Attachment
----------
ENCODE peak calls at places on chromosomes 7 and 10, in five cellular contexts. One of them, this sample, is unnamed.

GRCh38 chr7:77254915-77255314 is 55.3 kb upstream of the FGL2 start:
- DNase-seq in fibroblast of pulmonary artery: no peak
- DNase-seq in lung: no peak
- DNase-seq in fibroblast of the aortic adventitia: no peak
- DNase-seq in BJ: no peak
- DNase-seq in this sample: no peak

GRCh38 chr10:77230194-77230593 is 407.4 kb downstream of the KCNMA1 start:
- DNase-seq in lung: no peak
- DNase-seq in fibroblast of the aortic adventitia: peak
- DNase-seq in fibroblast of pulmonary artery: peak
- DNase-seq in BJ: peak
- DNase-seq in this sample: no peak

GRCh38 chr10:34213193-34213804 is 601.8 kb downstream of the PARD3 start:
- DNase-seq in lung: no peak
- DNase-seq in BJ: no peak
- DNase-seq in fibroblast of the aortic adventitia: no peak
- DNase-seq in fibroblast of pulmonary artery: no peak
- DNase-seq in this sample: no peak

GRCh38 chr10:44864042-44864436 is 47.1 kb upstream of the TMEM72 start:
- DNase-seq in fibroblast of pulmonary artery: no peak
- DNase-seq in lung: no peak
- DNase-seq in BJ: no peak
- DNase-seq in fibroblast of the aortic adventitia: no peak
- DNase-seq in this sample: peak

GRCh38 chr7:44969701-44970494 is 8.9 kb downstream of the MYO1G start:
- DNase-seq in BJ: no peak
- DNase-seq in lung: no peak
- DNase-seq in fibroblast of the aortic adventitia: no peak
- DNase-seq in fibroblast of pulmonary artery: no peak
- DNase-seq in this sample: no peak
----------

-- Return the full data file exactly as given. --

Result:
ENCODE peak calls at places on chromosomes 7 and 10, in five cellular contexts. One of them, this sample, is unnamed.

GRCh38 chr7:77254915-77255314 is 55.3 kb upstream of the FGL2 start:
- DNase-seq in fibroblast of pulmonary artery: no peak
- DNase-seq in lung: no peak
- DNase-seq in fibroblast of the aortic adventitia: no peak
- DNase-seq in BJ: no peak
- DNase-seq in this sample: no peak

GRCh38 chr10:77230194-77230593 is 407.4 kb downstream of the KCNMA1 start:
- DNase-seq in lung: no peak
- DNase-seq in fibroblast of the aortic adventitia: peak
- DNase-seq in fibroblast of pulmonary artery: peak
- DNase-seq in BJ: peak
- DNase-seq in this sample: no peak

GRCh38 chr10:34213193-34213804 is 601.8 kb downstream of the PARD3 start:
- DNase-seq in lung: no peak
- DNase-seq in BJ: no peak
- DNase-seq in fibroblast of the aortic adventitia: no peak
- DNase-seq in fibroblast of pulmonary artery: no peak
- DNase-seq in this sample: no peak

GRCh38 chr10:44864042-44864436 is 47.1 kb upstream of the TMEM72 start:
- DNase-seq in fibroblast of pulmonary artery: no peak
- DNase-seq in lung: no peak
- DNase-seq in BJ: no peak
- DNase-seq in fibroblast of the aortic adventitia: no peak
- DNase-seq in this sample: peak

GRCh38 chr7:44969701-44970494 is 8.9 kb downstream of the MYO1G start:
- DNase-seq in BJ: no peak
- DNase-seq in lung: no peak
- DNase-seq in fibroblast of the aortic adventitia: no peak
- DNase-seq in fibroblast of pulmonary artery: no peak
- DNase-seq in this sample: no peak